Agricultural land investments [GN17]
Last updated: 25 September 2018
Proposed investments in agricultural land by foreign persons (excluding foreign government investors) generally require approval where the cumulative value of a foreign person’s agricultural land holdings exceeds $15 million, with exceptions applying to investors from Australia’s trade agreement partners (as specified below). All acquisitions of agricultural land by foreign government investors require approval.
All acquisitions of interests in agricultural land by foreign persons regardless of whether they require approval and regardless of value must be notified to the Australian Taxation Office Register of Foreign Ownership1.
This Guidance Note provides information for foreign investors proposing to invest in Australian agricultural land, including when an acquisition of agricultural land is a notifiable action, approval processes and compliance.
Significant and notifiable actions
The acquisition of an interest in Australian agricultural land by a foreign person is a significant and notifiable action if the threshold test is met in relation to the land. The threshold test is met if the total value of all interests in agricultural land held by the foreign person (and their associates) and the consideration for the acquisition of the interest in the agricultural land is more than $15 million. A foreign person who proposes to enter an agreement to take a notifiable action must notify the Treasurer before entering the agreement.
An investment in agricultural land that is a notifiable action will also be a significant action. This means the Treasurer may:
- decide not to object to the action and give the person a no objection notification not imposing conditions;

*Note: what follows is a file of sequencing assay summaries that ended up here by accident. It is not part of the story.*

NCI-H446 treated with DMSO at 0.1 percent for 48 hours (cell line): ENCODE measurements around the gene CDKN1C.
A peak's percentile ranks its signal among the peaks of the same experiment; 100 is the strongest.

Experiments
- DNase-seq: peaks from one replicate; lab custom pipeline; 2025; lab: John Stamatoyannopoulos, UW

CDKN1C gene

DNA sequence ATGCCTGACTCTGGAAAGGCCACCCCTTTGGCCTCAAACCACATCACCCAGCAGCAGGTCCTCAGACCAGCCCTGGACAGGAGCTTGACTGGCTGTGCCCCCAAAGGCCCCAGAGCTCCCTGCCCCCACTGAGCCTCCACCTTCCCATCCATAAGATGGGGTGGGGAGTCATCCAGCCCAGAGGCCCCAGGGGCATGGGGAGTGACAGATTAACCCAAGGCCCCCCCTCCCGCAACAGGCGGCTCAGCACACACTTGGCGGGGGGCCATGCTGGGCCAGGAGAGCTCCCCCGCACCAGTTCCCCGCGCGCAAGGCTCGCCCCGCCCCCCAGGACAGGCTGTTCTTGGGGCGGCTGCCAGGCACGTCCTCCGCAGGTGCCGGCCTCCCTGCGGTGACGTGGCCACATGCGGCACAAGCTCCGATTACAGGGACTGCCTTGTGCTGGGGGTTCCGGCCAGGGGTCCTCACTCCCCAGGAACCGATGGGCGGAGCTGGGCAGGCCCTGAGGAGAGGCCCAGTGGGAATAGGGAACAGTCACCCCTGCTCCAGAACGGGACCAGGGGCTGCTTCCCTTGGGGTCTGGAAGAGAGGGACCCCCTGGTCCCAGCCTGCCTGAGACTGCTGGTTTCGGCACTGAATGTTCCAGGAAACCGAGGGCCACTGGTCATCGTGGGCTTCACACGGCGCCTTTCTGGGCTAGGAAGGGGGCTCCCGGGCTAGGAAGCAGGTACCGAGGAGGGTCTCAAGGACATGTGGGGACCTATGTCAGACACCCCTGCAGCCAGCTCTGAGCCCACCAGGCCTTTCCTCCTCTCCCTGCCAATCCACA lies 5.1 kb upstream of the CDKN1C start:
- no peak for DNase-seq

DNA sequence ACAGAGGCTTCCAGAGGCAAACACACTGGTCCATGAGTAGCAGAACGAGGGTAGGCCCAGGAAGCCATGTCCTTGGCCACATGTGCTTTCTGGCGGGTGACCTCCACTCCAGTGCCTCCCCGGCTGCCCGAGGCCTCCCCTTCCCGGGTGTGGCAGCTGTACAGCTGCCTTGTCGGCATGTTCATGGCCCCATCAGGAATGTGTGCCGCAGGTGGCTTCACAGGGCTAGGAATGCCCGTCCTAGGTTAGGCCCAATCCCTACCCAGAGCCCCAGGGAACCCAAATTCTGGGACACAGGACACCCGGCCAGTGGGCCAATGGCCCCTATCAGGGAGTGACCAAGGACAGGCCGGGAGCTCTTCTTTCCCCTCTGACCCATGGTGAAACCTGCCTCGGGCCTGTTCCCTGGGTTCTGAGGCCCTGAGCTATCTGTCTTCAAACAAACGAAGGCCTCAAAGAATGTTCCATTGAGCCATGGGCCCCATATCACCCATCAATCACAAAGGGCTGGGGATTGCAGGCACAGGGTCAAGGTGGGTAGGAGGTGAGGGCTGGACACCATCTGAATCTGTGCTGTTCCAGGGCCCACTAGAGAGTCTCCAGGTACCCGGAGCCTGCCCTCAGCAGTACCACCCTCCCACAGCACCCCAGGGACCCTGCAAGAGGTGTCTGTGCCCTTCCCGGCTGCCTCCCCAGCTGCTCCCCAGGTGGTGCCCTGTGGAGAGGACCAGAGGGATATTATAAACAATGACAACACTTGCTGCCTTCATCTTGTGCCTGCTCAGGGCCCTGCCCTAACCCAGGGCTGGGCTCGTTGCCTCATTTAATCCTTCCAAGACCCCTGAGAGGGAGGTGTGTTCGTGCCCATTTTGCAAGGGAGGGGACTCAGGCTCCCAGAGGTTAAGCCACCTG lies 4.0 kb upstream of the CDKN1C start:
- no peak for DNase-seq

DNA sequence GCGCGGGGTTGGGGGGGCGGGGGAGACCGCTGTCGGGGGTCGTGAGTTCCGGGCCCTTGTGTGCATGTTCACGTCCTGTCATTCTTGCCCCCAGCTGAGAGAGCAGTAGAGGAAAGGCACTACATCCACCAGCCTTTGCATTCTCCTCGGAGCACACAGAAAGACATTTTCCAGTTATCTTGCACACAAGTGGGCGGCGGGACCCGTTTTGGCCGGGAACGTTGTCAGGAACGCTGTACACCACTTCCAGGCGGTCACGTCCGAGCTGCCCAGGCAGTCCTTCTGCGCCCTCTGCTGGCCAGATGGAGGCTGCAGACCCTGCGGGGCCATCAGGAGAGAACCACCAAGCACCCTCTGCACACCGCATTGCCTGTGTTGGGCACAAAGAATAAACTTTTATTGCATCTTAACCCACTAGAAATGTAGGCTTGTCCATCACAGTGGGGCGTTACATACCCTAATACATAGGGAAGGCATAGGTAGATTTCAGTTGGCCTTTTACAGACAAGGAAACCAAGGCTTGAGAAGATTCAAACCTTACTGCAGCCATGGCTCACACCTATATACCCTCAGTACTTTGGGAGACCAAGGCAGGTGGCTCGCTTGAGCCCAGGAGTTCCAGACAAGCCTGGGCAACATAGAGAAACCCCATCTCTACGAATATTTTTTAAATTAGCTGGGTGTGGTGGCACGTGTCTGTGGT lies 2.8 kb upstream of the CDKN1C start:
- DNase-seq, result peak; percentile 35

- decide not to object to the action provided that one or more conditions are complied with that ensure the action would not be contrary to the national interest and give the person a no objection notification imposing conditions; or
- decide that the action would be contrary to the national interest and make an order prohibiting the proposed significant action.
If a significant action has already been taken which is contrary to the national interest, the Treasurer may make an order, known as a disposal order, which is directed at unwinding the action. Alternatively, the Treasurer may impose conditions.
Thresholds for agricultural land investments
The applicable threshold value depends on the nationality of the foreign person and whether or not the foreign person is a foreign government investor.
- For foreign government investors, a $0 (nil) threshold applies.
- For non-foreign government investors (except those from Chile, New Zealand, Thailand and the United States), a cumulative $15 million threshold applies.
- To meet the cumulative threshold, the total value of all interests in agricultural land in Australia held by the foreign person (and their associates) and the consideration for the acquisition of the interest in the agricultural land together must exceed $15 million.